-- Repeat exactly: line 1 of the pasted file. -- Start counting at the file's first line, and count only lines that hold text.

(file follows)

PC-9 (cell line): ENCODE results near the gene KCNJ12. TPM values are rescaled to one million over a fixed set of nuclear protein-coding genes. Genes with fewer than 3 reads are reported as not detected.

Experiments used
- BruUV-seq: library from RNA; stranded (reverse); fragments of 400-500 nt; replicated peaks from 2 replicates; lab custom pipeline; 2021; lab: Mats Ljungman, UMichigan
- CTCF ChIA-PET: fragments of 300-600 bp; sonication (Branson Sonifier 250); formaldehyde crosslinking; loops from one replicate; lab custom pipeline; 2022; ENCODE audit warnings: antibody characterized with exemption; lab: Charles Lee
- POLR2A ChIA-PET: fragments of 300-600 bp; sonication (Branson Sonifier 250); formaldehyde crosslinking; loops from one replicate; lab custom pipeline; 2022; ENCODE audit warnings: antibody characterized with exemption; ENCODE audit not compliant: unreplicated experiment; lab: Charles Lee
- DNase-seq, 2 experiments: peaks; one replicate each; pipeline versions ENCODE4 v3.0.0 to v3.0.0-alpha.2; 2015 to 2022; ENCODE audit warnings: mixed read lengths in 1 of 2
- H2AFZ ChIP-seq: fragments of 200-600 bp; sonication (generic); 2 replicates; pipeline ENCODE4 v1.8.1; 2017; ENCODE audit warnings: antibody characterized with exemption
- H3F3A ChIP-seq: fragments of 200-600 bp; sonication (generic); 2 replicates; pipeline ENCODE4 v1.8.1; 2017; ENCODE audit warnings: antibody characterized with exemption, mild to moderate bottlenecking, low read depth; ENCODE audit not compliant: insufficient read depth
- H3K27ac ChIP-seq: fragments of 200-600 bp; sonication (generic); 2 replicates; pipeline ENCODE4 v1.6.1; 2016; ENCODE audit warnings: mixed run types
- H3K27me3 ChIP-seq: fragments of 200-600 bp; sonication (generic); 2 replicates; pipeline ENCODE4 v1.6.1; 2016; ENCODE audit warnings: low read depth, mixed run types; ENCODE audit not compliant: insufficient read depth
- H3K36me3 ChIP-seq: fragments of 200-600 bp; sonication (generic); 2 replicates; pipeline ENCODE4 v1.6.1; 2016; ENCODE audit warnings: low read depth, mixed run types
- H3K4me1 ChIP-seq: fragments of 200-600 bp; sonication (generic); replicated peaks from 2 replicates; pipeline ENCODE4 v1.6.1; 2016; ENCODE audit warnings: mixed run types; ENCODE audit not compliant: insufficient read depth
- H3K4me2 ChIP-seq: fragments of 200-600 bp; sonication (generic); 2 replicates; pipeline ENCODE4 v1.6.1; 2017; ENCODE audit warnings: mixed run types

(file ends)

PC-9 (cell line): ENCODE results near the gene KCNJ12. TPM values are rescaled to one million over a fixed set of nuclear protein-coding genes. Genes with fewer than 3 reads are reported as not detected.